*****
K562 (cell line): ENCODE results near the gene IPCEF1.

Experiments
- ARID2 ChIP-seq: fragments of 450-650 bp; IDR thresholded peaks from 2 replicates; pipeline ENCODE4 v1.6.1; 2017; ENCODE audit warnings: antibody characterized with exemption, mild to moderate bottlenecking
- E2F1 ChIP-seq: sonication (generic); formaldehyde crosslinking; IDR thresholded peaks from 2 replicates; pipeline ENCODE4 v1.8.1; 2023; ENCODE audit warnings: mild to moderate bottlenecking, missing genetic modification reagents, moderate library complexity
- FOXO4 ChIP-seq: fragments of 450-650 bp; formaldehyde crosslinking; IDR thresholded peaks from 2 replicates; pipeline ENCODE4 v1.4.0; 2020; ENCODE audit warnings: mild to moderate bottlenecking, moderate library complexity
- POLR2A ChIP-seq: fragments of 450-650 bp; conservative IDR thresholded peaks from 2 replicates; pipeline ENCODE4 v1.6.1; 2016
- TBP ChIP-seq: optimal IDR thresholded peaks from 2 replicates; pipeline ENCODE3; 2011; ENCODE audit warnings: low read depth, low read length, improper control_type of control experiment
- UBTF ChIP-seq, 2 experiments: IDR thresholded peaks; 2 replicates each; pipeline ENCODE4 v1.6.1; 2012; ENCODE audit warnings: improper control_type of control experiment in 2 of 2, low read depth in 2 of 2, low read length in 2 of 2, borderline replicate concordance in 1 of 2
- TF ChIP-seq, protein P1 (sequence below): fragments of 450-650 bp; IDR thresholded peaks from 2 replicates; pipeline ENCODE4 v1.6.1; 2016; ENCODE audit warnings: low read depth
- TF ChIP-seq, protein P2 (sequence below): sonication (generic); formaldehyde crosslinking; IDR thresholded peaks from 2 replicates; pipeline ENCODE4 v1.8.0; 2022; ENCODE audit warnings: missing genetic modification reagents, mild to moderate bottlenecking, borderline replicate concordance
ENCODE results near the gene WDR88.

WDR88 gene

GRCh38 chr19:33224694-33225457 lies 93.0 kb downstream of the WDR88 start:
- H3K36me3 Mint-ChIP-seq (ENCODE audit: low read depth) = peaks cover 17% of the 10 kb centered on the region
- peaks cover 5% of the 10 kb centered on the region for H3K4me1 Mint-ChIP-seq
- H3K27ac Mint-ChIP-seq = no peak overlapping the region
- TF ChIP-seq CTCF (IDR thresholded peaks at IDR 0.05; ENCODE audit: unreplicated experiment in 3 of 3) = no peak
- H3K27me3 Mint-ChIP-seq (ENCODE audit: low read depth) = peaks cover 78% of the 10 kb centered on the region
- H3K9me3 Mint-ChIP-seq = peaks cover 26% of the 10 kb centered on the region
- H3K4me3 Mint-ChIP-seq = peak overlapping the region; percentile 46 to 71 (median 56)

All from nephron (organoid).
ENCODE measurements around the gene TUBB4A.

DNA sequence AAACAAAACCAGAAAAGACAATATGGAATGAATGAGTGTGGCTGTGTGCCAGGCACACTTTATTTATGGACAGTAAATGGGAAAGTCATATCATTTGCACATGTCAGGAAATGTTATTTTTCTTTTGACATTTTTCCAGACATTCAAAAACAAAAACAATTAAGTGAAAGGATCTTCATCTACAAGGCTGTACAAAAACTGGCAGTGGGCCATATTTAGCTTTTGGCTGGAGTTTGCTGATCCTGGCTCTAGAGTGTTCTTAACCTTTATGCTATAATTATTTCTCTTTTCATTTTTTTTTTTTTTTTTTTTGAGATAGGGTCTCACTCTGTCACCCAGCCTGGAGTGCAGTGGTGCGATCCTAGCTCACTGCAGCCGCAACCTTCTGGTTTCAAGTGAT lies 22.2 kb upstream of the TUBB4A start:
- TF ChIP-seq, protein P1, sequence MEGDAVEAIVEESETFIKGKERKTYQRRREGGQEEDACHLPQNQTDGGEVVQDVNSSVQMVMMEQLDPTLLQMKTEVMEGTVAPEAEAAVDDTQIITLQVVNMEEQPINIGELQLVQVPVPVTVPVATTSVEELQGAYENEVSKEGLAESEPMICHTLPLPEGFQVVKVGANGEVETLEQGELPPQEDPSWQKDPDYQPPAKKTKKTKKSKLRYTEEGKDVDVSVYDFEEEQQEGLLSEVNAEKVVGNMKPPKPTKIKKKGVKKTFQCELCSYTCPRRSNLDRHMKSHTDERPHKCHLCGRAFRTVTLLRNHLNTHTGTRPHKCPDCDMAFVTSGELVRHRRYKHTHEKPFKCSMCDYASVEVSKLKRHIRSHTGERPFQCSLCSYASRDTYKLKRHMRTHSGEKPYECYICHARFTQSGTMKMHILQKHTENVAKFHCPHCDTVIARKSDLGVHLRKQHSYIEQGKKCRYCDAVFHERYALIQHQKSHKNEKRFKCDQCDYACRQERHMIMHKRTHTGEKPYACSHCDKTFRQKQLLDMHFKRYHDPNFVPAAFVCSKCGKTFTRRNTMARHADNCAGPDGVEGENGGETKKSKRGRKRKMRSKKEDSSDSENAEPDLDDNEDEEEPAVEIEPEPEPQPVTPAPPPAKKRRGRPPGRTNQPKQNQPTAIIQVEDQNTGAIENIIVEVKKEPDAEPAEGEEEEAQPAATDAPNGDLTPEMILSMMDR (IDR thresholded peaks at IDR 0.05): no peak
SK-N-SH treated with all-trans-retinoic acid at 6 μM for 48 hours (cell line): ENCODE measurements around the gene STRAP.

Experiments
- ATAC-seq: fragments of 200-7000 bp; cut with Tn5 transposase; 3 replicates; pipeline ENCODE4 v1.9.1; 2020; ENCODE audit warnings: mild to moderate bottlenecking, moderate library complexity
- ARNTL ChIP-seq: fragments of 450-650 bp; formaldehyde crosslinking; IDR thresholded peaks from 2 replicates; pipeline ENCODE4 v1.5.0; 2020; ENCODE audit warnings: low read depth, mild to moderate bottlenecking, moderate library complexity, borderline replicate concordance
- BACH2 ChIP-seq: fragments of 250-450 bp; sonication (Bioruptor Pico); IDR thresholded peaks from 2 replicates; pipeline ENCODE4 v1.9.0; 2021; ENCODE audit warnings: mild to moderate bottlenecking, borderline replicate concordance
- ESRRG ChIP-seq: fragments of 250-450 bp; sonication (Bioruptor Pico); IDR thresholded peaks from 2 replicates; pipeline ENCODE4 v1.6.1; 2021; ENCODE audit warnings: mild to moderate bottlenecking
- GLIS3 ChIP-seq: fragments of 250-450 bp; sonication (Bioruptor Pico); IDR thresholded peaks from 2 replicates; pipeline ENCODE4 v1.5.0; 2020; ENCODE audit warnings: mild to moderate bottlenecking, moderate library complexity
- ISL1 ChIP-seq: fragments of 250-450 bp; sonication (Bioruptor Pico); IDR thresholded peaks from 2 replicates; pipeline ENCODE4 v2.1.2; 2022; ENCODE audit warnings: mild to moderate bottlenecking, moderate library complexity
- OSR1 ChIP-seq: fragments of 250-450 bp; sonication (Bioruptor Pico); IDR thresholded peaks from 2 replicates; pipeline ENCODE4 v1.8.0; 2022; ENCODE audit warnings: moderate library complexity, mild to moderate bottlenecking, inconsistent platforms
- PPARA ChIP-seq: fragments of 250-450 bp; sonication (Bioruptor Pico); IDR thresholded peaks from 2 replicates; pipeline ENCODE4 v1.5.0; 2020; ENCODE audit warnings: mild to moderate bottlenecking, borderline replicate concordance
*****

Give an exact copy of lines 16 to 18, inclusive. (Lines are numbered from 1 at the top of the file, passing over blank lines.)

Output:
- H3K27ac Mint-ChIP-seq = no peak overlapping the region
- TF ChIP-seq CTCF (IDR thresholded peaks at IDR 0.05; ENCODE audit: unreplicated experiment in 3 of 3) = no peak
- H3K27me3 Mint-ChIP-seq (ENCODE audit: low read depth) = peaks cover 78% of the 10 kb centered on the region